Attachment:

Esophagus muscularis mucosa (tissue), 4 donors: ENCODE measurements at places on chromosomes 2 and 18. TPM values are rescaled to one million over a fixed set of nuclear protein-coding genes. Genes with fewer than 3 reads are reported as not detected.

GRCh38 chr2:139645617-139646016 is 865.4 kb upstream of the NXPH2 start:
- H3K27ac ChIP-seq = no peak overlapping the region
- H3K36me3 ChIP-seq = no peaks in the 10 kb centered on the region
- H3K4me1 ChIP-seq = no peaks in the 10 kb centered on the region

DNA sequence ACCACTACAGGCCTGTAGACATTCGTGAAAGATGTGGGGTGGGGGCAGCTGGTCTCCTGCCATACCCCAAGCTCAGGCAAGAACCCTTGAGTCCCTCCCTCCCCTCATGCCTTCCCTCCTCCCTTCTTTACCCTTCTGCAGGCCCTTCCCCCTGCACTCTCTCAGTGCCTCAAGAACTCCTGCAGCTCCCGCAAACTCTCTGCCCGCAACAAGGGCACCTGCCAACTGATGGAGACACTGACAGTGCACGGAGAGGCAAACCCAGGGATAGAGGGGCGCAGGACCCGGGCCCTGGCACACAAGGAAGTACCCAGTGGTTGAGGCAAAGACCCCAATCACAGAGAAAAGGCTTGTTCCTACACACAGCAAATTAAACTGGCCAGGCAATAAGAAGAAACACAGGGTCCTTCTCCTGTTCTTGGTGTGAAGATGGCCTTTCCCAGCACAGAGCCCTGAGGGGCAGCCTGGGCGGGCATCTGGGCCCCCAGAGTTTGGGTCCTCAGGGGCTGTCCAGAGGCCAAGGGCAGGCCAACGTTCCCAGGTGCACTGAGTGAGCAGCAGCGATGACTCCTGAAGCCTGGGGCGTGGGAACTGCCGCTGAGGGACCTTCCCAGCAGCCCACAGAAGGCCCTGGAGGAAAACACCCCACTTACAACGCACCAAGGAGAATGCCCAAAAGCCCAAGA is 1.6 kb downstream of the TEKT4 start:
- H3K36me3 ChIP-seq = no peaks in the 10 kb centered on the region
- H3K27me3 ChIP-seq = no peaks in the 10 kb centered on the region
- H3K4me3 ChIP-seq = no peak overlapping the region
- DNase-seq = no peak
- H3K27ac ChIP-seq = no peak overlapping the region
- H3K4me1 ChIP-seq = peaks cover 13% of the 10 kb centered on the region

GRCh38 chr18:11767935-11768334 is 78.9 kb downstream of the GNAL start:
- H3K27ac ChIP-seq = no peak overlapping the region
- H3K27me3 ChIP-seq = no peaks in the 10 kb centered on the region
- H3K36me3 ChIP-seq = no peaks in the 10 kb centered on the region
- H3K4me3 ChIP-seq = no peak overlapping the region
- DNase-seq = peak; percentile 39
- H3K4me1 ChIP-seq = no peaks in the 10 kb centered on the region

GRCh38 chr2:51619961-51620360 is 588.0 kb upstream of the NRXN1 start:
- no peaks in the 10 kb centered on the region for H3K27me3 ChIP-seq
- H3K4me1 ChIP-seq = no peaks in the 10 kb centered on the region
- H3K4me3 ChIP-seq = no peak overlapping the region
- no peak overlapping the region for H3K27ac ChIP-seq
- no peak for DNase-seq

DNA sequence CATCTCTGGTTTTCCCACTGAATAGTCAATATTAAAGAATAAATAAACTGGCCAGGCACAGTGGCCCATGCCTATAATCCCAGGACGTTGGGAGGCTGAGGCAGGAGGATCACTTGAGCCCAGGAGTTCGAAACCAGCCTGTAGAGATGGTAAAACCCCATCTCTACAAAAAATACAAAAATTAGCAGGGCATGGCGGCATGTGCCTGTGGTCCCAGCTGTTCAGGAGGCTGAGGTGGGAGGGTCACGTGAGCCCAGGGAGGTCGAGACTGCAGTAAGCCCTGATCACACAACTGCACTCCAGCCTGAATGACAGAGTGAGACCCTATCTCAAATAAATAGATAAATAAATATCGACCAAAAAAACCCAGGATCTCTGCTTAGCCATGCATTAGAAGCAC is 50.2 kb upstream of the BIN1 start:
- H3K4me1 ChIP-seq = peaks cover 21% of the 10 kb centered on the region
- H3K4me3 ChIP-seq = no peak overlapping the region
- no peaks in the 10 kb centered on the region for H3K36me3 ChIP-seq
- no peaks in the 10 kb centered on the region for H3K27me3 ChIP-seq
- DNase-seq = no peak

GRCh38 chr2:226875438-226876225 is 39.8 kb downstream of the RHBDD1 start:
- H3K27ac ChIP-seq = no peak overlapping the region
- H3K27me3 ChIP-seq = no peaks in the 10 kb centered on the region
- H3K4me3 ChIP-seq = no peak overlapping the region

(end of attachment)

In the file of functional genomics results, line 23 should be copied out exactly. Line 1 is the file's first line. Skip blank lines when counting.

- H3K4me3 ChIP-seq = no peak overlapping the region